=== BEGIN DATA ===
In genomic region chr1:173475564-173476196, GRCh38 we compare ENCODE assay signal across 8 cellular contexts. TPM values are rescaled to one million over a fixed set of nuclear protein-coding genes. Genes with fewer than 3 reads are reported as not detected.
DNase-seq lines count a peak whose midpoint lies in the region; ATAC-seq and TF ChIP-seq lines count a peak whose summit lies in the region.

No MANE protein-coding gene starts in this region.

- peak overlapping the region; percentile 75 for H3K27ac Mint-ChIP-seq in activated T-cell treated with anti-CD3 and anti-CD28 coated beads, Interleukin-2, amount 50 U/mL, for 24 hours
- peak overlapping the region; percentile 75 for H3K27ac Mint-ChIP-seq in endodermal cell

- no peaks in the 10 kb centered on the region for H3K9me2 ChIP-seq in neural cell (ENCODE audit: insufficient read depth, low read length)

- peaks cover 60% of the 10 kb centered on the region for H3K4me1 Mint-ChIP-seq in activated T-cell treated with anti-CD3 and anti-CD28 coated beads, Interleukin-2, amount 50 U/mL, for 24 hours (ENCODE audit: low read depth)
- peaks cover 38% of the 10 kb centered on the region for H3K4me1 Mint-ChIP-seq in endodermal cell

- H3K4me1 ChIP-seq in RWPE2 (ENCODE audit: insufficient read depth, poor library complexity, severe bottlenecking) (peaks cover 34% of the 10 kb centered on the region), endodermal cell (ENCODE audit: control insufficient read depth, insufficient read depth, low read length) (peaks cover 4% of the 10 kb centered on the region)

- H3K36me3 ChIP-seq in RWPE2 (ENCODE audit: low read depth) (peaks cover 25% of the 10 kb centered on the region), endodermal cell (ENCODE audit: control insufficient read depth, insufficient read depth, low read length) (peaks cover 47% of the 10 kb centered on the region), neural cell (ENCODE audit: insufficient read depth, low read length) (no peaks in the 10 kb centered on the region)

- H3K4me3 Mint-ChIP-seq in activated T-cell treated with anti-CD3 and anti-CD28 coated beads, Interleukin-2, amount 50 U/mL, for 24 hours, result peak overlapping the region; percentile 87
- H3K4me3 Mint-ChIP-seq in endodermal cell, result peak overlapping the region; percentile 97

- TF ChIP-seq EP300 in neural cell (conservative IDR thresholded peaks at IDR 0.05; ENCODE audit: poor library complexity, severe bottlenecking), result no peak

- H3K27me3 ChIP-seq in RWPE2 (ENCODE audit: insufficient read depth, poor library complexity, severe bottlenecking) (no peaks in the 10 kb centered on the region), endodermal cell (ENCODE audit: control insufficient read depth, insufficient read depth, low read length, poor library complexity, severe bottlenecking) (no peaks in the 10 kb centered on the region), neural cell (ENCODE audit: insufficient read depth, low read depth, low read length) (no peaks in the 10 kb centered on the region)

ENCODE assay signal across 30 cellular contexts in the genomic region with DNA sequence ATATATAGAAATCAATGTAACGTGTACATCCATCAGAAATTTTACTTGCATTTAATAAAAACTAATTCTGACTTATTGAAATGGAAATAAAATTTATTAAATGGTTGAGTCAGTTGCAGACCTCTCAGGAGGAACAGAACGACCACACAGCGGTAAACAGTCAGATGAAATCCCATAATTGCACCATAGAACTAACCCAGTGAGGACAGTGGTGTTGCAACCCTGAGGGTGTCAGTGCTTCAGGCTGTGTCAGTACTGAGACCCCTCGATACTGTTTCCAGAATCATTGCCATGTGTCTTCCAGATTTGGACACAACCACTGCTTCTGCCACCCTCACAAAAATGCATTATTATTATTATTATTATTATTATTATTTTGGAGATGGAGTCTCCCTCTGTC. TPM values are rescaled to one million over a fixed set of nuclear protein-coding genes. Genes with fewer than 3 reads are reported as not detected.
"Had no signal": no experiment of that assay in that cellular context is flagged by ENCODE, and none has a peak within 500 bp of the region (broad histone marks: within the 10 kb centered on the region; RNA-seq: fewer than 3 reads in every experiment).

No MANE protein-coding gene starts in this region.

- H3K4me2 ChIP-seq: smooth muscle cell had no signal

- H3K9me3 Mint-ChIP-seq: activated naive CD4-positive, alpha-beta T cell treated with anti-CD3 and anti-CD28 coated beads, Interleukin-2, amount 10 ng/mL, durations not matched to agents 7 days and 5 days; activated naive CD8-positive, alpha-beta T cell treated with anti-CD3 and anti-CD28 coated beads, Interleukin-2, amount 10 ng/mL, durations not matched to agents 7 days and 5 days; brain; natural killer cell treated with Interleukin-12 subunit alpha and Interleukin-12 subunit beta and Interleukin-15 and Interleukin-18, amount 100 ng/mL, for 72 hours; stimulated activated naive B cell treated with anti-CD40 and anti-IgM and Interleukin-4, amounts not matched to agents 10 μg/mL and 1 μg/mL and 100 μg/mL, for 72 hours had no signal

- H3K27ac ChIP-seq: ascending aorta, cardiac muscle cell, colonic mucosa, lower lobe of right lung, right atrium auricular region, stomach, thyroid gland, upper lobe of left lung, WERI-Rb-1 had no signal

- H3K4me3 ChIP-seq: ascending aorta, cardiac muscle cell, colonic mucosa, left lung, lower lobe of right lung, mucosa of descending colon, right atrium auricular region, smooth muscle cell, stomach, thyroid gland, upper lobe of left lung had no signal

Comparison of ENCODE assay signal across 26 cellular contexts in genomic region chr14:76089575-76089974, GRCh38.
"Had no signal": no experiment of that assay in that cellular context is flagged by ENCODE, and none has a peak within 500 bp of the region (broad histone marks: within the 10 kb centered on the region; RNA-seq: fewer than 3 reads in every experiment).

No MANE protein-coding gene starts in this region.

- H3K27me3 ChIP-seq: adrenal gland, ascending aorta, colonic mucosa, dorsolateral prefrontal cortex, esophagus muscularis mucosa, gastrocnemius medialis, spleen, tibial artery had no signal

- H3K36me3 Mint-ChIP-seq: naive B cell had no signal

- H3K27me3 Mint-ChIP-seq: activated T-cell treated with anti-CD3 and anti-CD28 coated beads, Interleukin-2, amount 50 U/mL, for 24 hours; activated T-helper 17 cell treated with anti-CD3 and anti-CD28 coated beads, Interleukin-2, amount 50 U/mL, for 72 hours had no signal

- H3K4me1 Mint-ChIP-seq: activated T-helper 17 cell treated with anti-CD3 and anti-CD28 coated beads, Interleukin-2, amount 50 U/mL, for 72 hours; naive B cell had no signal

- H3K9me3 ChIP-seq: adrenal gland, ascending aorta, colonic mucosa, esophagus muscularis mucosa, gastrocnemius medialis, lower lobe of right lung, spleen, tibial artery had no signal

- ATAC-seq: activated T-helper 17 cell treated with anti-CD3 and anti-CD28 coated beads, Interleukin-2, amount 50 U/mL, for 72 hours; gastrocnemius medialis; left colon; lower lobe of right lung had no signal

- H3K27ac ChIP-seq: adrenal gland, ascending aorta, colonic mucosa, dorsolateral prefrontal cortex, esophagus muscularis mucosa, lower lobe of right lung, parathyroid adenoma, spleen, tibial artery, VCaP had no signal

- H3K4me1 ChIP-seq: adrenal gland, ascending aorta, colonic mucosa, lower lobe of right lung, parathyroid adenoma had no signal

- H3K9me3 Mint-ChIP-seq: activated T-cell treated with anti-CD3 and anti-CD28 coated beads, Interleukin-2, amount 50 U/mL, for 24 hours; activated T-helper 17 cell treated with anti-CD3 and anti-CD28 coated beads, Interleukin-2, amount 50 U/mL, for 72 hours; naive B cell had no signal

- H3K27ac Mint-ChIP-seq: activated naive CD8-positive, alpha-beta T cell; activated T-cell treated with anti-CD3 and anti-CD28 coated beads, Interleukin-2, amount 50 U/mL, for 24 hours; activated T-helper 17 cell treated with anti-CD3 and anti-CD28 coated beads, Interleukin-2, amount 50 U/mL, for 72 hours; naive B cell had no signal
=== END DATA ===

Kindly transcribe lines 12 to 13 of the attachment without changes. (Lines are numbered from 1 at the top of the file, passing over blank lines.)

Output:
- H3K4me3 Mint-ChIP-seq in endodermal cell, result peak overlapping the region; percentile 97

- TF ChIP-seq EP300 in neural cell (conservative IDR thresholded peaks at IDR 0.05; ENCODE audit: poor library complexity, severe bottlenecking), result no peak